New day dawns for First Nations 

Whistler agrees to development rights, sees resolution on provincial issues

The eight Whistler sites that are being turned over to the Squamish and Lil'wat Nations.
  • The eight Whistler sites that are being turned over to the Squamish and Lil'wat Nations.

By Alison Taylor

First Nations have just become the biggest potential land developers in Whistler.

Hailed as a historic occasion Monday night, council sealed a multi-million dollar deal with Squamish and Lil’wat Nations to transfer development rights on their new legacy lands in Whistler.

Squamish Chief Gibby Jacob surveyed the room as he addressed council at the meeting.

“A new day is dawning for our people,” said the charismatic chief.

“We will be sustainable within our traditional lands again.”

No deal has ever been negotiated like this before in the province.

After administrator Bill Barratt presented the complexities of the deal to council, Mayor Ken Melamed congratulated him on all the hard work in seeing a resolution to the file, which has been negotiated behind closed doors for the past three years.

“It’s going to have significant impacts for all of us into the future,” said the mayor, who offered his whole-hearted support for the deal.

Any future development by First Nations, however, will be within Whistler’s official planning documents, like the Whistler2020 plan. And the new development rights handed over this week are within Whistler’s growth cap.

First Nations have handpicked eight sites within the resort municipality for their 300 acre legacy lands, promised to them in 2002 by the provincial government during the 2010 Olympic and Paralympic Games bid phase.

The Crown land sites lie from one end of the valley to the other.

Council has transferred 224 bed units to First Nations. Those will be added to the 228 bed units previously held by the province and given to the nations.

The value of that transfer cannot be understated. Bed units are the tools that create development potential in Whistler.

With 452 bed units First Nations have the potential to build 75 single-family homes.

Only one of the eight legacy lands sites has been designated residential. Those are the Alpine North lands, above Rainbow. The Squamish and Lil’wat have asked council to consider a rezoning proposal by June 2008 for those lands. (See related story page 15.)

Their five-acre site, south of the entrance to Function Junction, is designated industrial. It does not need bed units to be developed.

The rest of the sites have rural resource designation, and therefore no development rights.

As part of the package, Whistler will see resolution to several outstanding issues with the province, not the least of which is its large boundary expansion and the transfer of valuable day skier parking lots to municipal hands. (See related story page 13.)

For MLA Joan McIntyre this is a precedent-setting deal in the province and one that fills her with pride.

“I’m so proud to be a part of this government at this time in history,” she said from Victoria this week.

“It totally exemplifies what we’ve been trying to do at the provincial level in terms of these relationships.”

It was the promise of the 2010 Olympic and Paralympic Games that brought the province and Four Host First Nations together in 2002 to sign an overarching Shared Legacies Agreement. In return for their support of the Games, the First Nations were to get various economic opportunities in the Sea to Sky corridor.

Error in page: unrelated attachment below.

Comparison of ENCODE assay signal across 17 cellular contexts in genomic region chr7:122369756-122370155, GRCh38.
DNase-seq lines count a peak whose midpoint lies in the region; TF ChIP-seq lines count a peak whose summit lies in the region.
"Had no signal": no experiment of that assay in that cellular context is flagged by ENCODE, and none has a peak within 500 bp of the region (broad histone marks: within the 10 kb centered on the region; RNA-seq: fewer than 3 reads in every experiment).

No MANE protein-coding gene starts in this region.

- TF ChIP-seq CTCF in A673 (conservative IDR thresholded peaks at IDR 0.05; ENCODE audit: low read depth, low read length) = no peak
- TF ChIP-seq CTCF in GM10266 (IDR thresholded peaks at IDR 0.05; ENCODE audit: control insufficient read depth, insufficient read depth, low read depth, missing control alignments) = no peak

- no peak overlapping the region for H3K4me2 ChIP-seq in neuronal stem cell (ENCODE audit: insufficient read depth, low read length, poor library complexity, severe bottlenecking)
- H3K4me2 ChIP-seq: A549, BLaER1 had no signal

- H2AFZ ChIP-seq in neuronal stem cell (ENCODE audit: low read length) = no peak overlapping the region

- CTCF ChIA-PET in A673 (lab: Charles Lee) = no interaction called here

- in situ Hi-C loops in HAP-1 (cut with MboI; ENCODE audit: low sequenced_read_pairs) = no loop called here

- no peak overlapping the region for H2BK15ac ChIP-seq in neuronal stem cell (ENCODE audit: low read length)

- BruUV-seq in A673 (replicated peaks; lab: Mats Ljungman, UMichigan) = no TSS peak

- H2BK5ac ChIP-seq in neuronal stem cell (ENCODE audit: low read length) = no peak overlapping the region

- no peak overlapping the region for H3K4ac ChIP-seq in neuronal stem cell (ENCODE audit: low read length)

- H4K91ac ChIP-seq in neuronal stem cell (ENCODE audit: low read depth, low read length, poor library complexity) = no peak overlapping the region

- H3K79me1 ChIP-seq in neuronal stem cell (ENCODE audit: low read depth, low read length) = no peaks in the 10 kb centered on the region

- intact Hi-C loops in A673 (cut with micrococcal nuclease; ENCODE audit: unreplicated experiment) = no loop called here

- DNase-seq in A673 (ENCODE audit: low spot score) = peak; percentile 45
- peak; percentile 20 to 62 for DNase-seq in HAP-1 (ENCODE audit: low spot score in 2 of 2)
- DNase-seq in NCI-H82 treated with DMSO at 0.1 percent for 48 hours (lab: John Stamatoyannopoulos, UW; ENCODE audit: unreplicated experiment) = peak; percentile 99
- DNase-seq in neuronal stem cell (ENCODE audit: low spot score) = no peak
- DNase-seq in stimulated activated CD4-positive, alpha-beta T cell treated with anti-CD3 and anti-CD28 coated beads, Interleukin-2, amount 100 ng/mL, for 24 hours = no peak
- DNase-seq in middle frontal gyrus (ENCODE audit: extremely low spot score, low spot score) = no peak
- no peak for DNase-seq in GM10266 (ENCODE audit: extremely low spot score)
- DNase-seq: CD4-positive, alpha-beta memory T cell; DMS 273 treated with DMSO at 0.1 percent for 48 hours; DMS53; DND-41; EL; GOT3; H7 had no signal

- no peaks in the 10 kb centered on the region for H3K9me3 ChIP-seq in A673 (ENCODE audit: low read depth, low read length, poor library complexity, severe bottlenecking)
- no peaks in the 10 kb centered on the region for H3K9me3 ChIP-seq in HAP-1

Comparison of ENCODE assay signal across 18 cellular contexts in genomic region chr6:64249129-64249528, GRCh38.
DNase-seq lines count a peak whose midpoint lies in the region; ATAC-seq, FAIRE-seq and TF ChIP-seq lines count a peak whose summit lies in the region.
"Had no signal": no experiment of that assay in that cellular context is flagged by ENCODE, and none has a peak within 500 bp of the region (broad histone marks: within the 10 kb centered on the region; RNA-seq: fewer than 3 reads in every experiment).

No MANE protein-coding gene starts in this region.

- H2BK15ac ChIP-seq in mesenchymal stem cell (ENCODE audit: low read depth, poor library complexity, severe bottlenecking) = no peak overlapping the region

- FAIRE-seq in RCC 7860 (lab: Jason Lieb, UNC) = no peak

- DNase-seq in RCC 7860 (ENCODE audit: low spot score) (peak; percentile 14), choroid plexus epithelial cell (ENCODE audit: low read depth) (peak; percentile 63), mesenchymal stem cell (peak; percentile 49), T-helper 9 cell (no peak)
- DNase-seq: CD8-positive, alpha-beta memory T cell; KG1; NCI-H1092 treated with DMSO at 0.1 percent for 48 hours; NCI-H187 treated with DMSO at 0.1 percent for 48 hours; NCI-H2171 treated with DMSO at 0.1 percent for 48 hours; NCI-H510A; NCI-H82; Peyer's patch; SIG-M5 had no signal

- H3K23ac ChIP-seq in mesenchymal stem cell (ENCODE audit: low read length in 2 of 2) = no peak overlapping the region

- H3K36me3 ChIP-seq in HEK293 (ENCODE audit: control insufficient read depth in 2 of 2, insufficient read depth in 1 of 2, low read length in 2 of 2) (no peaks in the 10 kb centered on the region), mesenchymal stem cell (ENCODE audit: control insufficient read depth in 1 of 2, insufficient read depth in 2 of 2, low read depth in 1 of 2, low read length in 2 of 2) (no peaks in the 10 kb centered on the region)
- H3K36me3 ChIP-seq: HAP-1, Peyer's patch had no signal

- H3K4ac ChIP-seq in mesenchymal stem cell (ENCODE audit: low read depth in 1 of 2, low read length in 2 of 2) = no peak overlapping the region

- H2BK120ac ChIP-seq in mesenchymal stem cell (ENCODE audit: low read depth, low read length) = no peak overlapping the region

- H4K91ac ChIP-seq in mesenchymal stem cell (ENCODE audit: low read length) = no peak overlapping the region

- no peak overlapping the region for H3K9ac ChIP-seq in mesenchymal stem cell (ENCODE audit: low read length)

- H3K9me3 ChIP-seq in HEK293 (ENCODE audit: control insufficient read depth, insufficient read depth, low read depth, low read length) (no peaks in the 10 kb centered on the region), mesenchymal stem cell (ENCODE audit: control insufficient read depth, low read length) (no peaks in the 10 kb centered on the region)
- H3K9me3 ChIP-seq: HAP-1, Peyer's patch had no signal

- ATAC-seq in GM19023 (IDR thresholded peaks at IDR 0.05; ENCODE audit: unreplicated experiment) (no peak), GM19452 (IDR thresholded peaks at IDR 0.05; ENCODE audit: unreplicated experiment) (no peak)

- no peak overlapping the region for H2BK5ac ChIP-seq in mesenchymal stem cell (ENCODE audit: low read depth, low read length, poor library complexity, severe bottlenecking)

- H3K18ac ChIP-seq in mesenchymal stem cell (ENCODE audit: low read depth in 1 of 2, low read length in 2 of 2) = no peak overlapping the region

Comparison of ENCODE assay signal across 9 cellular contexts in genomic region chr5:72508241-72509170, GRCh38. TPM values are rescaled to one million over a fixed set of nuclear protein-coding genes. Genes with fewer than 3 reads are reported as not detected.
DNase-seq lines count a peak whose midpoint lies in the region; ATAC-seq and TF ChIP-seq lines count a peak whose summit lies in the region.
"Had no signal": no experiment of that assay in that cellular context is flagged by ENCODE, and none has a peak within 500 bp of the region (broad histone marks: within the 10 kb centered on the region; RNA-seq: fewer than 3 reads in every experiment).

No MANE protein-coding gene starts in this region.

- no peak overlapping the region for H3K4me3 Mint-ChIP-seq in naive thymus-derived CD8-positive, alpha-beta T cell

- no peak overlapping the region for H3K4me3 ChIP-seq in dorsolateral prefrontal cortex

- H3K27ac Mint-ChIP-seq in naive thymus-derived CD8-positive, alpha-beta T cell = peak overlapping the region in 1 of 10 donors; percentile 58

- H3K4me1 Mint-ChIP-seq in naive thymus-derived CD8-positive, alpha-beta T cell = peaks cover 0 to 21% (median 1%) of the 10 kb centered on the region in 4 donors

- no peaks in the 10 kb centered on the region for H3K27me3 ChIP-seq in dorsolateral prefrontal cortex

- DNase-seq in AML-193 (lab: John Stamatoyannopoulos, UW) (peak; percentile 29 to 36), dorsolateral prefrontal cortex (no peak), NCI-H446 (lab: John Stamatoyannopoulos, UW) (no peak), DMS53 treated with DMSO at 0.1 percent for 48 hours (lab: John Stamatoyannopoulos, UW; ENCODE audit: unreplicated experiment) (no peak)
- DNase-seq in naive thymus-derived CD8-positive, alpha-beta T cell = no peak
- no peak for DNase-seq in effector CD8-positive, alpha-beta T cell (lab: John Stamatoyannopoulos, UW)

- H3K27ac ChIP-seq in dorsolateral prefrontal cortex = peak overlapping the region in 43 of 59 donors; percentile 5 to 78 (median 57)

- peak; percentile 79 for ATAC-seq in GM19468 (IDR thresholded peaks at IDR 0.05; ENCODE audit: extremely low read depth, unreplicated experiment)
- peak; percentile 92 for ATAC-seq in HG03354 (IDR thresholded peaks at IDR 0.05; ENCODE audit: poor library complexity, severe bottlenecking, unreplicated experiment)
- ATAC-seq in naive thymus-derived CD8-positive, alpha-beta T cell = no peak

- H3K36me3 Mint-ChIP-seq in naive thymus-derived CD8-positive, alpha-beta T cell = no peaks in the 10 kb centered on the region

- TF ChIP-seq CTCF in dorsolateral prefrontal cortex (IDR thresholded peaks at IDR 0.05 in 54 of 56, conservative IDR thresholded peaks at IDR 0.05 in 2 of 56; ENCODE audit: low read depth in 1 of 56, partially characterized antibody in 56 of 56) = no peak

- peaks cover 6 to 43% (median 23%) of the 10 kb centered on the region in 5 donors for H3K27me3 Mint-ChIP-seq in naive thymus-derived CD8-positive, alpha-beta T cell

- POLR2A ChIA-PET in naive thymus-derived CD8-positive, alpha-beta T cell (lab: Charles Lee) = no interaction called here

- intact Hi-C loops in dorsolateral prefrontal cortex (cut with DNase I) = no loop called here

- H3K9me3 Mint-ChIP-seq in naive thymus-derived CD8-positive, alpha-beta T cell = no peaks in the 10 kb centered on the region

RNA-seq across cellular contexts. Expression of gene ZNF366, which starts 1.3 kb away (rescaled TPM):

Soft-spoken Leonard Andrew, chief of the Lil’wat Nation, also spoke to council Monday, saying the last three years have been a very fruitful time for everyone in regards to how they share the land.

“Hopefully we’ll be a model for the rest of the province to follow,” said councillor Ralph Forsyth.

Only councillor Nancy Wilhelm-Morden voted against it.

She looked directly at the Chiefs in the audience as she began to list her reasons for opposition, admitting that what she was about say was very difficult.

“First, there was no consultation from the province,” she said, later adding that some would say council was backed into a corner.

She also questioned why First Nations picked all 300 acres in Whistler, the only community in the corridor to have a growth cap. And why all the residential units were going in Alpine North, when the new school and fire hall are located in the south end of town.

Do we need 75 additional market houses, she asked, particularly with the market units attached to the Rainbow development.

“In the short-term, when is enough, enough?”

She summed up the deal saying Whistler gets land, First Nations get money and “the province gets peace during the Olympics.”

The mayor said he appreciated some of her concerns but the deal works to Whistler’s advantage too.

“It really is in the community’s best interests to have all these issues resolved,” he said.

He also said that by handing over some of the last remaining bed units in the inventory that Whistler may be able to move away from “this addiction to development.”

For lead Lil’wat Nation negotiator Lyle Leo Monday marked the culmination of years of hard work and the promise of more work ahead.

“I would have preferred unanimous support from council. I’m disappointed it wasn’t but I’m very happy that the majority have supported it. So we want to get to work,” he said, just days after the meeting.

“We need to break the economic imbalance that the First Nations (have been) realizing for so long. It’s the responsibility of Canada and the province to work towards that and Premier Gordon Campbell’s initiative with the new relationship is working with two of the four largest First Nations in B.C., the Squamish and the Lil’wat. It’s important that society at large supports that.”

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